The second-hand and rebuilt handsets are most affected by the equipment problems on ICE’s end, they said. These can’t be reconnected as they are “not apt for use on the ICE system, for the reasons indicated,” though they were working recently. For this, “[we] offer apologies and ask for understanding as to the situation.”
antique phone
A.M. Costa Rica photo
An antique TDMA phone

Cell phone customers
get a new bill of rights

Special to A.M. Costa Rica

A cell phone user’s bill of rights is now in place, drafted by the public services regulator. The telecom watchdog, the Superintendencia de Telecomunicaciones, will be in charge of guaranteeing that abuses common under the current monopoly incumbent do not continue in the new open market.

The basic rights in the regulations include: number portability, guarantee of continuous service, free access to emergency services, exact billing (seconds), compensation for time out of service, quality standards, and no billing of unsolicited services.

With the publication of these rules, users now have three days after their bill is due to pay or be disconnected, with no obligation to pay for reconnection if the provider does not allow that time. The content of service contracts and minimum detail on billing statements is specified.

The Superintendencia says that the rules “…protects the user and can even combat telecommunications fraud.” Users can file a claim with their service provider, and if that is not answered in 10 days or if the reply is lacking or unsatisfactory, they can submit a written complaint to the Superintendencia, it said.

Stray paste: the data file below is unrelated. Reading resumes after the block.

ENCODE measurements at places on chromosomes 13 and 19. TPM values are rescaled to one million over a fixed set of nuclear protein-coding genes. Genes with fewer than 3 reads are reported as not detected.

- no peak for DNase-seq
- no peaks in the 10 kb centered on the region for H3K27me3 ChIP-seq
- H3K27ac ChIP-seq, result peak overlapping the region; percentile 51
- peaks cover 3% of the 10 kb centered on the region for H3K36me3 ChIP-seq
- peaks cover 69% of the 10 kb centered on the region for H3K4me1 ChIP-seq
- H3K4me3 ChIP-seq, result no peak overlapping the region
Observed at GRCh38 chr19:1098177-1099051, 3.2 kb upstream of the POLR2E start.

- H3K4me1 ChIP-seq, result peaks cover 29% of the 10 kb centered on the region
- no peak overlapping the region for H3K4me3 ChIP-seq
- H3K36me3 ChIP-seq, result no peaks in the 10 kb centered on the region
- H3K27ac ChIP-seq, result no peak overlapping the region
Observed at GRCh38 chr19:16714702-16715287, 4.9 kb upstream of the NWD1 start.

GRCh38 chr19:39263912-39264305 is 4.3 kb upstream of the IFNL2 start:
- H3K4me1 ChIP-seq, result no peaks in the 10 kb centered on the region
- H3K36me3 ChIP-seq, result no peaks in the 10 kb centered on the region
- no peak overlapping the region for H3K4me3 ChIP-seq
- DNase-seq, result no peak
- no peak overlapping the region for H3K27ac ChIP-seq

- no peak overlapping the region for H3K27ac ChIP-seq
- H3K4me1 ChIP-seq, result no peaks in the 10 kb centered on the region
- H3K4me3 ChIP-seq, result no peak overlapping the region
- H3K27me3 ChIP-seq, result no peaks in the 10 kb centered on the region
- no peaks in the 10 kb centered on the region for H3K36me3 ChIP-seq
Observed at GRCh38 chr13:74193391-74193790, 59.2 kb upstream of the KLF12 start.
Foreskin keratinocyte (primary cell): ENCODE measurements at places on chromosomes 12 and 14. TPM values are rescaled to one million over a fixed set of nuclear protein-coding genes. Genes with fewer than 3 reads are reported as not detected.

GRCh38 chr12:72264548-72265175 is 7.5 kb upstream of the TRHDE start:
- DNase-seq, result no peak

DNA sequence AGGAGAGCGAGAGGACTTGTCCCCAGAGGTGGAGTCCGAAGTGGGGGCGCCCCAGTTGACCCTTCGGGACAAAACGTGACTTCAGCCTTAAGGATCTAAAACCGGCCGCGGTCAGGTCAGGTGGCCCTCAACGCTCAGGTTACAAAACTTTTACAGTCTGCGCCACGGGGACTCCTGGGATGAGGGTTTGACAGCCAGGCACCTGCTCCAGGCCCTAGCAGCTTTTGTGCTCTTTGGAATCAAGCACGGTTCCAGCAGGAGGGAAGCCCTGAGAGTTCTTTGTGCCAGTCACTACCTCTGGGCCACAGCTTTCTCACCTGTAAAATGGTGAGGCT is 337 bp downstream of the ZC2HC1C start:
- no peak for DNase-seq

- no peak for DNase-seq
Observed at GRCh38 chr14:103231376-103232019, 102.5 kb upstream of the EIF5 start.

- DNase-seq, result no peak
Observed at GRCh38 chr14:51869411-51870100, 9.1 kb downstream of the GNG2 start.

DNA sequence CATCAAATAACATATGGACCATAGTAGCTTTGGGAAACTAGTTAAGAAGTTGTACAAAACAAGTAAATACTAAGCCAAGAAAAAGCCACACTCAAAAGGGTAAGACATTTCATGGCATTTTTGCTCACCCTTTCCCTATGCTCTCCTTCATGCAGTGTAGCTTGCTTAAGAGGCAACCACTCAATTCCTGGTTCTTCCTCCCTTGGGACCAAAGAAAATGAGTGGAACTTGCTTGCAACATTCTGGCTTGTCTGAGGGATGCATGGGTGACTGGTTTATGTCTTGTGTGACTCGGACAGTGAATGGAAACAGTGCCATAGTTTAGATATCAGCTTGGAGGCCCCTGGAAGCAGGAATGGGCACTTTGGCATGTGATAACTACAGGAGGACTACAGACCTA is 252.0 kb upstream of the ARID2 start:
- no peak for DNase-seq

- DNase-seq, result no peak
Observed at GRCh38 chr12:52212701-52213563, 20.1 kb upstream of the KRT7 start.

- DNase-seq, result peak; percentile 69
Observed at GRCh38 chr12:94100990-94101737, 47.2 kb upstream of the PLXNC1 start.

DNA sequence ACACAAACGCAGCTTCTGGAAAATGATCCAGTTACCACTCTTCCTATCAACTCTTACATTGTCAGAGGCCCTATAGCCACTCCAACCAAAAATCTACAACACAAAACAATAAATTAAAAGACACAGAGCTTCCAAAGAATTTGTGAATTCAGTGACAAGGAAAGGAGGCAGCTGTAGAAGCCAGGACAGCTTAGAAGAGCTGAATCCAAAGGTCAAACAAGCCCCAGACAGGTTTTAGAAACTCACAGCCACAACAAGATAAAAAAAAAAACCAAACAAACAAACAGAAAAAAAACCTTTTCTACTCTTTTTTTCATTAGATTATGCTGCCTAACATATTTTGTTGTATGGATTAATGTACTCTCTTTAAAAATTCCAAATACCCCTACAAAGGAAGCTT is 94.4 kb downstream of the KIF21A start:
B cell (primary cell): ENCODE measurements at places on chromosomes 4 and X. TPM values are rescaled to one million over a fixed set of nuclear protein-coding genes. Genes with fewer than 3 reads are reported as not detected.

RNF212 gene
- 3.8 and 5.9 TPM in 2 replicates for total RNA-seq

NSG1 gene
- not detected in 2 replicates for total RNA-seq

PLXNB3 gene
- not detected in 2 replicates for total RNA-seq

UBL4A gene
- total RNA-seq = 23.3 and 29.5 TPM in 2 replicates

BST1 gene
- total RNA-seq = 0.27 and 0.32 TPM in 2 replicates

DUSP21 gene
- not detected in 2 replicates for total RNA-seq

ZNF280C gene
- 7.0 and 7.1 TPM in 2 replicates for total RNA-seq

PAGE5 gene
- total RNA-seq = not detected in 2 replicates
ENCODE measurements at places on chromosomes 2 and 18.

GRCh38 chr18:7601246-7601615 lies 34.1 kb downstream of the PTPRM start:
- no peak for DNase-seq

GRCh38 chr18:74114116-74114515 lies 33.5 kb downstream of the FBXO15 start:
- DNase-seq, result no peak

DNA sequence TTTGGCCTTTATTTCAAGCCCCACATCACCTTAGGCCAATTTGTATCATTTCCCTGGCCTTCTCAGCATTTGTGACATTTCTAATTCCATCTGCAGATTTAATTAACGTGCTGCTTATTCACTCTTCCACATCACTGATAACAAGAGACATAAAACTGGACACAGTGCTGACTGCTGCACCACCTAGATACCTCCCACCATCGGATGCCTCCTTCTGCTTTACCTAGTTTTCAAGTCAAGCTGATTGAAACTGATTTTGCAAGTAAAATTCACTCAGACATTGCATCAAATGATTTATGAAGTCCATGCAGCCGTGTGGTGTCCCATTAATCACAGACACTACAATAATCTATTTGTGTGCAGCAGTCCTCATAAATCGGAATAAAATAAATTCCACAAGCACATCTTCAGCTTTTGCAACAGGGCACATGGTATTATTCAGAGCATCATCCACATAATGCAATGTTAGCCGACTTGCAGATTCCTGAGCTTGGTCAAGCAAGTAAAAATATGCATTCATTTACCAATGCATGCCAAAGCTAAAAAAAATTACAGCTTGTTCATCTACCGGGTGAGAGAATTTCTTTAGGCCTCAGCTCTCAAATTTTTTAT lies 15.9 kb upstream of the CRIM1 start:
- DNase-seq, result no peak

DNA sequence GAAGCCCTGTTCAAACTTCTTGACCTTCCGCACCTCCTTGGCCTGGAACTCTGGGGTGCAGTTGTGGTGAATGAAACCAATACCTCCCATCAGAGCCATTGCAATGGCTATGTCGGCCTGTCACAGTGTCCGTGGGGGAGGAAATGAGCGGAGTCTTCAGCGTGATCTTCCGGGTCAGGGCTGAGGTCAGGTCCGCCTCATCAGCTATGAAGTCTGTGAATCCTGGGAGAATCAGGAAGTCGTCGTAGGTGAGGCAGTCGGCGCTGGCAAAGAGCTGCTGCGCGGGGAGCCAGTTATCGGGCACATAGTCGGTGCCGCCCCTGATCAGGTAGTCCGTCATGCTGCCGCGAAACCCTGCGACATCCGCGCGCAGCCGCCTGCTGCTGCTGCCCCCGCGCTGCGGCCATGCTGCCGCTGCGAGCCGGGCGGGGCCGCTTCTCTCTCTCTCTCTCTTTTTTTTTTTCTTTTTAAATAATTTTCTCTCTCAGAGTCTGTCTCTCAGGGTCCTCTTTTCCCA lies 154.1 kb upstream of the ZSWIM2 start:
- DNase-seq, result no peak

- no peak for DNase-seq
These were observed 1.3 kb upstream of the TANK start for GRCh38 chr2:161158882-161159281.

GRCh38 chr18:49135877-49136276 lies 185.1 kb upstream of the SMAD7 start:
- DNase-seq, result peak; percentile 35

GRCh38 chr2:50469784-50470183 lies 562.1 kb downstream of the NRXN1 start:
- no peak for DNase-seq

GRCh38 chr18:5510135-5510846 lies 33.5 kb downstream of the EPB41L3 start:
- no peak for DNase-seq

Nonetheless ICE plans to keep the system functioning until the end of the year. The Defensoria’s take on ICE’s freedom to close an individual’s account suggests it might also defend the rights of users against the total shutdown of the system.

Sabana Sur roadway finally will be open to traffic today
By the A.M. Costa Rica staff

The transport ministry officially opens the new lanes on the old road to Escazú in Sabana Sur this morning. The opening has been a year in the making, stalled lately because traffic signals were not in place.

Sabana street
A.M. Costa Rica file photo
Reconstructed street serves a changed neighborhood
This is the stretch that parallels the Autopista Prospero Fernández on the south in the vicinity of Parque la Sabana.

The road had been two lane and frequently was congested. The renovated section is from the Ministerio de Agricultura y Ganadería east to the Universal department store. The road passes in front of new condominiums, some still under construction, a series of buildings housing sportsbooks, Mac's American Bar and the Costa Rican Tennis Club. It also passes in front of the building housing the Contraloría de la República.

A number of the commercial establishments suffered serious loses because sections of the road were closed at various times. Also happy will be the residents of Sabana Sur because much of the heavy traffic was detoured through their residential streets. Meanwhile many new structures have replaced older buildings.

The Ministerio de Obras Públicas y Transportes is making the opening of the two lanes a big event with President Óscar Arias Sánchez being the principal guest. That will be about 10 a.m.

The four lanes are concrete and divided with a raised island. Local traffic has been using the lanes for months.
The highway construction was done in a way to save most of the trees along the north side of the roadway. The government owned a stripe of right-of-way to the south, so the reconstructed road was shifted south a few feet to spare the trees.

The highway becomes two lane again when it passes the agricultural ministry and continues that way over the reconstructed Los Anonos bridge and into an intersection in San Rafael de Escazú.

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San José, Costa Rica, Tuesday, April 20, 2010, Vol. 10, No. 76

Crucitas mining project becomes target of heavy criticism

By the A.M. Costa Rica staff

The Crucitas mining project has become the lightning rod for criticism.

The Sala IV constitutional court in a 5-2 vote gave the go-ahead to the gold mining project in a decision announced Friday.

About the only people pleased seem to be those connected with the mine.